Have assets, will manage
MRO Software officials have released Maximo Enterprise Suite, a group of products for managing assets and service operations.
Although asset management is not new, it is still immature, said Mark Gruzin, director of MRO's Federal Division. People are still using spreadsheets to track assets in many organizations, he said.
Built on a single platform, the MRD suite provides support for contract compliance, service-level agreements, internal corporate standards and government regulations. Each product can be used separately or in various combinations to meet an organization's needs.
The suite's information technology service-desk functions help managers handle incident reporting, problem solving, configuration issues, call tracking and IT asset life cycle management.
Company officials are marketing the suite as a tool for consolidating applications, an activity in which many federal agencies are engaged, Gruzin said. By giving a single view of all assets, the suite could help agency managers catalog available resources and identify those they still need, he said. It also helps find redundancies that could be eliminated.
Gruzin said the suite could be helpful to federal IT managers who want to consolidate their applications management and outsource some jobs.
Business processes must be supported, which is one of the factors driving the adoption of enterprise resource planning (ERP) systems, he said. "We look at ourselves as a bolt-on to an ERP suite."
Using the product takes some time and effort, Gruzin said, adding that "you can't get to nirvana overnight."
No Internet across the ocean?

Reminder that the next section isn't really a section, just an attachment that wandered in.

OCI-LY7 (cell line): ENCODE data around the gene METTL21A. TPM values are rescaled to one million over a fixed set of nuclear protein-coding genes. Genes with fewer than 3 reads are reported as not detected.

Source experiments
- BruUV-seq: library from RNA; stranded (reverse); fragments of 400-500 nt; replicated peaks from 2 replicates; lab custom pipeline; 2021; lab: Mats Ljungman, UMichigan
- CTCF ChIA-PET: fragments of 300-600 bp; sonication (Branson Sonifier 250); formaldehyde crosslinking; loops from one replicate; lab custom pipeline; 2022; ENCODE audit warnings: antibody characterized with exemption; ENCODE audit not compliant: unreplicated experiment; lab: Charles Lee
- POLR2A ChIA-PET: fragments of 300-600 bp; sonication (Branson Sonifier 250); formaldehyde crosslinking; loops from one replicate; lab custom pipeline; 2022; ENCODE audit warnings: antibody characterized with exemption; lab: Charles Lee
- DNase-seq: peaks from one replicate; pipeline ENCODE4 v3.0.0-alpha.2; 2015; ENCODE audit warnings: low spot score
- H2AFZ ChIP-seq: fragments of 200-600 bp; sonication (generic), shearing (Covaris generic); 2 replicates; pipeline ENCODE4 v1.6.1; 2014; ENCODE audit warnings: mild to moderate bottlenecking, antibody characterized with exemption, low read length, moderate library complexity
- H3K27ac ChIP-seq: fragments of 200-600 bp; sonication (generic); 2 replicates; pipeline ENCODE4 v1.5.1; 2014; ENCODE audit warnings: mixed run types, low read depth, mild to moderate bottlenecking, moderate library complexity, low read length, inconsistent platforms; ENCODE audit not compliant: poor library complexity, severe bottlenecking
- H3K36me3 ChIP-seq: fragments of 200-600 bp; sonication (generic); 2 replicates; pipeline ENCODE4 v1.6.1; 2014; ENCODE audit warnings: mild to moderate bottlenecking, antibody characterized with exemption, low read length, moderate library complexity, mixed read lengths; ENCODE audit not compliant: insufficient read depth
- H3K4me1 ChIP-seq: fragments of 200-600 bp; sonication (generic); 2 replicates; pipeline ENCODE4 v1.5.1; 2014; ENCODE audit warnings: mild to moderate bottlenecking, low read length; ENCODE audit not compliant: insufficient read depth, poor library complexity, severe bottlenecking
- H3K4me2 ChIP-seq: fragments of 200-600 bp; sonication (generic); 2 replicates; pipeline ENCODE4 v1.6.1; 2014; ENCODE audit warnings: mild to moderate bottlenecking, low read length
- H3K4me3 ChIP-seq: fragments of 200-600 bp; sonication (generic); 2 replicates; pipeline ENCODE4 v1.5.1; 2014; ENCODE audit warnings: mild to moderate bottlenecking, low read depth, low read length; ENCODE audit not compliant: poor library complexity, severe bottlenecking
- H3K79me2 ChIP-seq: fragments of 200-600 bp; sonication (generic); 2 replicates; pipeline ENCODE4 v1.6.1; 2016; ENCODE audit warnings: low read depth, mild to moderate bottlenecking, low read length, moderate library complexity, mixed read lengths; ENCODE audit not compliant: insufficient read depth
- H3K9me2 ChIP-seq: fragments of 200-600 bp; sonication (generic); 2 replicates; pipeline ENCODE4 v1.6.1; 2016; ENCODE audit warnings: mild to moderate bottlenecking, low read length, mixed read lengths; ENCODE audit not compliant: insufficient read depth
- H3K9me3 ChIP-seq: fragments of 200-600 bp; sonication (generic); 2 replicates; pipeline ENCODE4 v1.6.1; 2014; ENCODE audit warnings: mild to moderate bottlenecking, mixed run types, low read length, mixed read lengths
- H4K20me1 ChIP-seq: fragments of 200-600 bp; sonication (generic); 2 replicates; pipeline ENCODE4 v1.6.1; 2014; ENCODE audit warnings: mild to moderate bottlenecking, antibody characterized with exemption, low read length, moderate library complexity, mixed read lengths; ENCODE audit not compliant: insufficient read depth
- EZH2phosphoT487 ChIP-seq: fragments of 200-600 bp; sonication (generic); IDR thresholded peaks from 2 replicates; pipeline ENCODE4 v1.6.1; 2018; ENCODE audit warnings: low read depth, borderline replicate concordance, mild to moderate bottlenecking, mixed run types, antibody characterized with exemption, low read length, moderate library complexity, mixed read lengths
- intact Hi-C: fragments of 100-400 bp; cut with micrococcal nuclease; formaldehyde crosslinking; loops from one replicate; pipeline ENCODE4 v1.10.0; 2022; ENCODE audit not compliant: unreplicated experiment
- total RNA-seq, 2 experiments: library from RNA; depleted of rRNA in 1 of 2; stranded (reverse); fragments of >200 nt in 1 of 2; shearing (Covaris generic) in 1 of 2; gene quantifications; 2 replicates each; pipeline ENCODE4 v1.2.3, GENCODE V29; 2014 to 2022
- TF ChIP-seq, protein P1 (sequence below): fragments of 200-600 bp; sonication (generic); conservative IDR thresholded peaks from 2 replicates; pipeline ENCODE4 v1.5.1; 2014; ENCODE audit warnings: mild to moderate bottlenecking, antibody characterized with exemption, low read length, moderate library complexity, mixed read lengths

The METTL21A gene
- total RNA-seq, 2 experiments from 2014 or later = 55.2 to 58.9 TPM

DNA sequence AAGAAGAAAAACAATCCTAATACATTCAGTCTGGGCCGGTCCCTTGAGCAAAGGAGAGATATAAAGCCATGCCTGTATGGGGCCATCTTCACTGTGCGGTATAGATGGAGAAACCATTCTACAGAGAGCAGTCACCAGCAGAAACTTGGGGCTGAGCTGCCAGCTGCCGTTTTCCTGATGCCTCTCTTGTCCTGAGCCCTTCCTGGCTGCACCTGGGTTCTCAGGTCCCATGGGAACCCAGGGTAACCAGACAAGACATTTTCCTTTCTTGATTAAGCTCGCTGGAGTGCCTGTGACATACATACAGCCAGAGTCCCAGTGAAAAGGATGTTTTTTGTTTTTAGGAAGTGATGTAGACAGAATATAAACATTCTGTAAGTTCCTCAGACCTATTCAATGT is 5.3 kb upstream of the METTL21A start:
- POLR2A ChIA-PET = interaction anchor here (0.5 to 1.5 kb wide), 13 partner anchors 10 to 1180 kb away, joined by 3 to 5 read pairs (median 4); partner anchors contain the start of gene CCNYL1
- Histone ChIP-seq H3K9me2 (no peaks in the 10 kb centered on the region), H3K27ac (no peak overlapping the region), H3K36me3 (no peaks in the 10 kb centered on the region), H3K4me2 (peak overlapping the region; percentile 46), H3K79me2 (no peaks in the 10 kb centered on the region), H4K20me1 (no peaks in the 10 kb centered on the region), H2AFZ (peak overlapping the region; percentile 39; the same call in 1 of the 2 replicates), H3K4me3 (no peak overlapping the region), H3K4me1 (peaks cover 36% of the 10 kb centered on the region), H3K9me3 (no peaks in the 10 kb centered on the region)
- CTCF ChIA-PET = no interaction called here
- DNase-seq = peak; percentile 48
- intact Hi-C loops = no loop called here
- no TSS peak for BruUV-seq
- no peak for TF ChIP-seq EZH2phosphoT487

SI International officials recently introduced an electronic document system that helps ships more easily comply with the U.S. Coast Guard's newest port security requirements.
The document system enables vessel operators to fill in and electronically submit required Notice of Arrival/Departure information to the Coast Guard for processing.
Before the Sept. 11, 2001, terrorist attacks, vessels had to notify marine safety officers and port captains of their arrival 24 hours in advance. They had to describe only the hazardous material they were transporting.
Now, ships must notify the National Vessel Movement Center via a Web-based submission system. The center was created after the attacks to centralize the Coast Guard's process for ships entering and departing the United States.
In addition, vessel operators must notify the center 96 hours in advance and provide information about everybody aboard the ship.
One problem, however, is that Internet connectivity is not always available when a ship is four days from shore.
That's where SI International's new system comes in. It allows vessel operators to download the forms to their onboard computers and enter the data into an off-line form. If they don't finish in one session, they can save the data and resume working later.
Once users enter information and Internet connectivity becomes available again, they can e-mail the form or submit it online to the Coast Guard in Extensible Markup Language.